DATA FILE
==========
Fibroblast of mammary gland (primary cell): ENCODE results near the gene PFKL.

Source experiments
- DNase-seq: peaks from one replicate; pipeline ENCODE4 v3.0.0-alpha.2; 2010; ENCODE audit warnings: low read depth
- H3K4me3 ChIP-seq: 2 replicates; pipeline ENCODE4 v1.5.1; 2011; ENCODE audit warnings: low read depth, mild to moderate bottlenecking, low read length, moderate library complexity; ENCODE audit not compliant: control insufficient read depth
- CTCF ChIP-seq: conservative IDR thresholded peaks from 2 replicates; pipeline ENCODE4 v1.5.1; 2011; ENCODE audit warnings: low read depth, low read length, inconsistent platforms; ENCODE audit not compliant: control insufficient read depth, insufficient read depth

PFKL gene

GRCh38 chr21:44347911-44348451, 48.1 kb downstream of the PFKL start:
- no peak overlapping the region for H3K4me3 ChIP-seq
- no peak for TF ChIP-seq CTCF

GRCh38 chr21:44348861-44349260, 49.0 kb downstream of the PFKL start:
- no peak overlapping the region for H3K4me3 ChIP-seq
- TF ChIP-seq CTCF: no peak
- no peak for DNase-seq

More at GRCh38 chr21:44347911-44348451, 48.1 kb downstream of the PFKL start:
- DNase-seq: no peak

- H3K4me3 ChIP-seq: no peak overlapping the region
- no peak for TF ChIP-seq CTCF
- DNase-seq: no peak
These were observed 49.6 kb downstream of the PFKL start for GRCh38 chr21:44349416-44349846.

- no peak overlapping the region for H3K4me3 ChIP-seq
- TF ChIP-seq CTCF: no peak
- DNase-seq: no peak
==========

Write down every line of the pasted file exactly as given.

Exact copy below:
Fibroblast of mammary gland (primary cell): ENCODE results near the gene PFKL.

Source experiments
- DNase-seq: peaks from one replicate; pipeline ENCODE4 v3.0.0-alpha.2; 2010; ENCODE audit warnings: low read depth
- H3K4me3 ChIP-seq: 2 replicates; pipeline ENCODE4 v1.5.1; 2011; ENCODE audit warnings: low read depth, mild to moderate bottlenecking, low read length, moderate library complexity; ENCODE audit not compliant: control insufficient read depth
- CTCF ChIP-seq: conservative IDR thresholded peaks from 2 replicates; pipeline ENCODE4 v1.5.1; 2011; ENCODE audit warnings: low read depth, low read length, inconsistent platforms; ENCODE audit not compliant: control insufficient read depth, insufficient read depth

PFKL gene

GRCh38 chr21:44347911-44348451, 48.1 kb downstream of the PFKL start:
- no peak overlapping the region for H3K4me3 ChIP-seq
- no peak for TF ChIP-seq CTCF

GRCh38 chr21:44348861-44349260, 49.0 kb downstream of the PFKL start:
- no peak overlapping the region for H3K4me3 ChIP-seq
- TF ChIP-seq CTCF: no peak
- no peak for DNase-seq

More at GRCh38 chr21:44347911-44348451, 48.1 kb downstream of the PFKL start:
- DNase-seq: no peak

- H3K4me3 ChIP-seq: no peak overlapping the region
- no peak for TF ChIP-seq CTCF
- DNase-seq: no peak
These were observed 49.6 kb downstream of the PFKL start for GRCh38 chr21:44349416-44349846.

- no peak overlapping the region for H3K4me3 ChIP-seq
- TF ChIP-seq CTCF: no peak
- DNase-seq: no peak